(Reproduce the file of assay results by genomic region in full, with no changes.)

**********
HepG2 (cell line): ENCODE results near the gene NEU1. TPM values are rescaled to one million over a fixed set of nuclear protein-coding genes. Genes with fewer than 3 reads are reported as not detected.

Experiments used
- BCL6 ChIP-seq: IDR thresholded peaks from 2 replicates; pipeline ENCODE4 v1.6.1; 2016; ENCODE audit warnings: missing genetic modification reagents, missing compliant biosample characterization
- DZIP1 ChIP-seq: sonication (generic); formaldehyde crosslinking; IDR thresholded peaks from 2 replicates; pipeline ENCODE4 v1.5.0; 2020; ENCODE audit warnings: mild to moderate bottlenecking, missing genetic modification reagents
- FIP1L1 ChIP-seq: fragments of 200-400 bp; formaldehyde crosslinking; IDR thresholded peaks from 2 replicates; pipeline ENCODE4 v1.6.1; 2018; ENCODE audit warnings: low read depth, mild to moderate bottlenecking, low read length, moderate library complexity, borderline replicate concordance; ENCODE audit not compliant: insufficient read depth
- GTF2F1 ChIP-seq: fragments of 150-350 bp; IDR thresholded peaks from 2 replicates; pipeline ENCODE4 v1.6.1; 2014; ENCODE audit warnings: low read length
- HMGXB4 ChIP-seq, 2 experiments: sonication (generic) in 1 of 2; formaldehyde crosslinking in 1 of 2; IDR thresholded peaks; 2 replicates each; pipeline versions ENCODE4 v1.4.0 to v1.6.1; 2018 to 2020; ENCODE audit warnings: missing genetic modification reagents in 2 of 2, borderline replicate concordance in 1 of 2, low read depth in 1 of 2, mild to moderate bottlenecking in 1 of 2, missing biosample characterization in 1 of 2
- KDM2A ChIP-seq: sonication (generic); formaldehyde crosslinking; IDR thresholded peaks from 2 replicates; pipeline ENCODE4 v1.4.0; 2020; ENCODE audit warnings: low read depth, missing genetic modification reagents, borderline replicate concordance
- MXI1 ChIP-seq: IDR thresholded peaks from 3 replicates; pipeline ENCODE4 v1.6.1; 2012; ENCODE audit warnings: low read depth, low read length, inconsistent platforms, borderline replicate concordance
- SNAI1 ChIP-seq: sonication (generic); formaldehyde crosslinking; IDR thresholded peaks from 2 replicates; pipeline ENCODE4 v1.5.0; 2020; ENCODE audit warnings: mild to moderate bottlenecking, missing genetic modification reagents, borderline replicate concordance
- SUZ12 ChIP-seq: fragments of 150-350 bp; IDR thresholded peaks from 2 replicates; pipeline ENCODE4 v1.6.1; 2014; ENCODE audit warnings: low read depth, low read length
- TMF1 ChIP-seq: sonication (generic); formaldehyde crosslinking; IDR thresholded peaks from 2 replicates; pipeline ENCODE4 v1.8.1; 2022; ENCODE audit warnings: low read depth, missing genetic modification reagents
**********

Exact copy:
HepG2 (cell line): ENCODE results near the gene NEU1. TPM values are rescaled to one million over a fixed set of nuclear protein-coding genes. Genes with fewer than 3 reads are reported as not detected.

Experiments used
- BCL6 ChIP-seq: IDR thresholded peaks from 2 replicates; pipeline ENCODE4 v1.6.1; 2016; ENCODE audit warnings: missing genetic modification reagents, missing compliant biosample characterization
- DZIP1 ChIP-seq: sonication (generic); formaldehyde crosslinking; IDR thresholded peaks from 2 replicates; pipeline ENCODE4 v1.5.0; 2020; ENCODE audit warnings: mild to moderate bottlenecking, missing genetic modification reagents
- FIP1L1 ChIP-seq: fragments of 200-400 bp; formaldehyde crosslinking; IDR thresholded peaks from 2 replicates; pipeline ENCODE4 v1.6.1; 2018; ENCODE audit warnings: low read depth, mild to moderate bottlenecking, low read length, moderate library complexity, borderline replicate concordance; ENCODE audit not compliant: insufficient read depth
- GTF2F1 ChIP-seq: fragments of 150-350 bp; IDR thresholded peaks from 2 replicates; pipeline ENCODE4 v1.6.1; 2014; ENCODE audit warnings: low read length
- HMGXB4 ChIP-seq, 2 experiments: sonication (generic) in 1 of 2; formaldehyde crosslinking in 1 of 2; IDR thresholded peaks; 2 replicates each; pipeline versions ENCODE4 v1.4.0 to v1.6.1; 2018 to 2020; ENCODE audit warnings: missing genetic modification reagents in 2 of 2, borderline replicate concordance in 1 of 2, low read depth in 1 of 2, mild to moderate bottlenecking in 1 of 2, missing biosample characterization in 1 of 2
- KDM2A ChIP-seq: sonication (generic); formaldehyde crosslinking; IDR thresholded peaks from 2 replicates; pipeline ENCODE4 v1.4.0; 2020; ENCODE audit warnings: low read depth, missing genetic modification reagents, borderline replicate concordance
- MXI1 ChIP-seq: IDR thresholded peaks from 3 replicates; pipeline ENCODE4 v1.6.1; 2012; ENCODE audit warnings: low read depth, low read length, inconsistent platforms, borderline replicate concordance
- SNAI1 ChIP-seq: sonication (generic); formaldehyde crosslinking; IDR thresholded peaks from 2 replicates; pipeline ENCODE4 v1.5.0; 2020; ENCODE audit warnings: mild to moderate bottlenecking, missing genetic modification reagents, borderline replicate concordance
- SUZ12 ChIP-seq: fragments of 150-350 bp; IDR thresholded peaks from 2 replicates; pipeline ENCODE4 v1.6.1; 2014; ENCODE audit warnings: low read depth, low read length
- TMF1 ChIP-seq: sonication (generic); formaldehyde crosslinking; IDR thresholded peaks from 2 replicates; pipeline ENCODE4 v1.8.1; 2022; ENCODE audit warnings: low read depth, missing genetic modification reagents